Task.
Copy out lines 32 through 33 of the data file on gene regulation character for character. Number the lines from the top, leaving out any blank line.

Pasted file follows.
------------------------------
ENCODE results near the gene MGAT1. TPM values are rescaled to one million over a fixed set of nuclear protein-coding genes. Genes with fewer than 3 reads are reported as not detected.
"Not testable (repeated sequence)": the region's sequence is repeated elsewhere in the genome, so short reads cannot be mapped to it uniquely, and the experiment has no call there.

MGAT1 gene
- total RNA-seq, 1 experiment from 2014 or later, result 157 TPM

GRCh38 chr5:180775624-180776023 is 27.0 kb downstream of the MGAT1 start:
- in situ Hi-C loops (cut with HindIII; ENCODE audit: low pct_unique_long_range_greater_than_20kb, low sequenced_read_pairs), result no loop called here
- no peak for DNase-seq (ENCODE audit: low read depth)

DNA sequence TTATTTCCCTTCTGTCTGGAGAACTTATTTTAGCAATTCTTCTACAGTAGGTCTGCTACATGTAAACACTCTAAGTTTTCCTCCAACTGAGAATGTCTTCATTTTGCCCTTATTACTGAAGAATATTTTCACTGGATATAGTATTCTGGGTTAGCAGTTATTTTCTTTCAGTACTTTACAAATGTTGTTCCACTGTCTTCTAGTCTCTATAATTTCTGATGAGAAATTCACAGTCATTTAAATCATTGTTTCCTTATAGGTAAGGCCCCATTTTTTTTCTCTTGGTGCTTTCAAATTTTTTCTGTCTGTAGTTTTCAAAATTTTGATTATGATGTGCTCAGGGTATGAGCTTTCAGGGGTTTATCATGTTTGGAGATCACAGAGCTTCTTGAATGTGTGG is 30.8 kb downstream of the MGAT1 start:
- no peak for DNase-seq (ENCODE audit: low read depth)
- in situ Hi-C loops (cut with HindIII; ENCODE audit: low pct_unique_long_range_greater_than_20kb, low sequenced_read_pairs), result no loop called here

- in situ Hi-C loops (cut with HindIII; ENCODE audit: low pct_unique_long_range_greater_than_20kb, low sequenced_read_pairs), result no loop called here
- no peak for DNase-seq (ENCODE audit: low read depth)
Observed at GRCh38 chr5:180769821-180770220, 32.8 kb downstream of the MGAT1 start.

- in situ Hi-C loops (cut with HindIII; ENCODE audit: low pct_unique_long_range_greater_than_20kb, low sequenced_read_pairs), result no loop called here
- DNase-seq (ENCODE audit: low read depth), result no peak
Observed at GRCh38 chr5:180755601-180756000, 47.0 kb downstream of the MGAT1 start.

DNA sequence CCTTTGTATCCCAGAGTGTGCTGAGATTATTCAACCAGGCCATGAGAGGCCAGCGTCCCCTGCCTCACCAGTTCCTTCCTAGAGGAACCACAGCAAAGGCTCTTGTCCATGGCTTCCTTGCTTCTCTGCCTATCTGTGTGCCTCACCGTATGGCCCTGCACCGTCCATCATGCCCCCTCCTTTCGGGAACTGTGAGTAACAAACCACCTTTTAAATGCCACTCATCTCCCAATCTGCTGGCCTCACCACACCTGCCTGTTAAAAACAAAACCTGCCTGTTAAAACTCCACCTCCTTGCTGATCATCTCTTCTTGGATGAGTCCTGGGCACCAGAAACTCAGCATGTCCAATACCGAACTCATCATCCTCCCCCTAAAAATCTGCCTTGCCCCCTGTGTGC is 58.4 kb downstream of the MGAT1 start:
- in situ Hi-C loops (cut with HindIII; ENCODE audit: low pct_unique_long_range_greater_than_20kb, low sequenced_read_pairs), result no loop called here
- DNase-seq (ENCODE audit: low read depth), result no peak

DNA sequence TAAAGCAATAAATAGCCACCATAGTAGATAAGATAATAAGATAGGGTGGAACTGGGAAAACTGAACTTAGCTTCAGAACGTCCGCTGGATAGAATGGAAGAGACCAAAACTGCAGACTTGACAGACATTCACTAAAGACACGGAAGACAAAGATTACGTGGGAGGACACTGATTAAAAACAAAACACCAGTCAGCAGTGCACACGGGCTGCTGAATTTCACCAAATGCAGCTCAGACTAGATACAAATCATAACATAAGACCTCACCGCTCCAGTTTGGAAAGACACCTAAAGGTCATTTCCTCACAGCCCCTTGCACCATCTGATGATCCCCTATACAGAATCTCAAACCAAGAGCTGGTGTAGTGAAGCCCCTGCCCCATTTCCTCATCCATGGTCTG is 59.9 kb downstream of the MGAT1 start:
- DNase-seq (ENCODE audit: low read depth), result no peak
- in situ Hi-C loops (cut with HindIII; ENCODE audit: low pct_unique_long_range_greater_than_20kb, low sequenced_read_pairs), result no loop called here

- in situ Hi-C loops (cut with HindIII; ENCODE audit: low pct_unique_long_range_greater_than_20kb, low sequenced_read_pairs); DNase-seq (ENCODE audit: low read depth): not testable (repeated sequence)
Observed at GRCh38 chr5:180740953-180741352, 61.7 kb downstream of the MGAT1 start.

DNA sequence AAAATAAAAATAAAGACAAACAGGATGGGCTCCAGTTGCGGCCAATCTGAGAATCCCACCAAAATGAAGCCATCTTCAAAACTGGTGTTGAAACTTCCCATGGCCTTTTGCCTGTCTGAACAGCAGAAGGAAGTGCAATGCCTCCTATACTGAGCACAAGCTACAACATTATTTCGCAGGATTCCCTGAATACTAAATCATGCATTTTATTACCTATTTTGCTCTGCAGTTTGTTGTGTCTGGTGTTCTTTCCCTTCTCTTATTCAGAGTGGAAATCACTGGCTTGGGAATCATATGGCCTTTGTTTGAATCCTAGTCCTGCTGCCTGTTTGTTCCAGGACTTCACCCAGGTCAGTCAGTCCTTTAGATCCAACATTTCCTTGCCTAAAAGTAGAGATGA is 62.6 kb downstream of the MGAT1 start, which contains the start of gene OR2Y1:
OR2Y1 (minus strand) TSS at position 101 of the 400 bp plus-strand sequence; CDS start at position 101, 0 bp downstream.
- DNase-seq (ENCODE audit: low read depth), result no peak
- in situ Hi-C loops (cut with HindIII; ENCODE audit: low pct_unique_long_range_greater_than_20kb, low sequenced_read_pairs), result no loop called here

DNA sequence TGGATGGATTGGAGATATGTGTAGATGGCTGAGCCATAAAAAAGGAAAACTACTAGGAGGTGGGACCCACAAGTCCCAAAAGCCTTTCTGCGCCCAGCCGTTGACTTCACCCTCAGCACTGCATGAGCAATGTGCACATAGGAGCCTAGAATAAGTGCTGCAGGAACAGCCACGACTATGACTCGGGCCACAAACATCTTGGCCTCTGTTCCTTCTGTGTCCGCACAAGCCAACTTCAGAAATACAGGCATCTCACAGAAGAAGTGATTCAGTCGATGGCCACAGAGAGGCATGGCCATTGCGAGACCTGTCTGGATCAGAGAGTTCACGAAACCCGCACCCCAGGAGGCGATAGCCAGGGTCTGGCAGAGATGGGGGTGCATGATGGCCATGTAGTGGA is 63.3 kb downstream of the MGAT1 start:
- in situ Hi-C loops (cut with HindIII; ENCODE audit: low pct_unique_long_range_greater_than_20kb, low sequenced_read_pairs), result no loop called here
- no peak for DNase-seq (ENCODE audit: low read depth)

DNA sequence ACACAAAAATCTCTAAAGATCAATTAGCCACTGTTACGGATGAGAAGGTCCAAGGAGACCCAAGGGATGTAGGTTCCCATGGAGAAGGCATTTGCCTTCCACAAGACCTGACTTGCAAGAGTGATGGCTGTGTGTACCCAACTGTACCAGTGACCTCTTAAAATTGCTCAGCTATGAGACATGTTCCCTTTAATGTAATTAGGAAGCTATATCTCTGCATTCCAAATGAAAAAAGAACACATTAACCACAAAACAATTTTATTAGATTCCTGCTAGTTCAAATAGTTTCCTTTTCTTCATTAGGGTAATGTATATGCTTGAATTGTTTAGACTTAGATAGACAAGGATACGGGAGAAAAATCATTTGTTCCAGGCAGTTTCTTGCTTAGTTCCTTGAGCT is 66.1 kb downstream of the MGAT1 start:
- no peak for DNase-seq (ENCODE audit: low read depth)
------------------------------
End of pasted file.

DNA sequence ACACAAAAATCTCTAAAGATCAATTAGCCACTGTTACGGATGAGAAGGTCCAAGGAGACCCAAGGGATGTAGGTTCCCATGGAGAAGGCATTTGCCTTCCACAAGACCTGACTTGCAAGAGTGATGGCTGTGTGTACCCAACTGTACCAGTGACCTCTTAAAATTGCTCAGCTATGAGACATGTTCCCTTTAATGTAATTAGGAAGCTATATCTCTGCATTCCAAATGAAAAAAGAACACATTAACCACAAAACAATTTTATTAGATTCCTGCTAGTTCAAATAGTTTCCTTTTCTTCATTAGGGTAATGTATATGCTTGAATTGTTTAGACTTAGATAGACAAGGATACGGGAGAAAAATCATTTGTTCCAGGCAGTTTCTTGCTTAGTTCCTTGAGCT is 66.1 kb downstream of the MGAT1 start:
- no peak for DNase-seq (ENCODE audit: low read depth)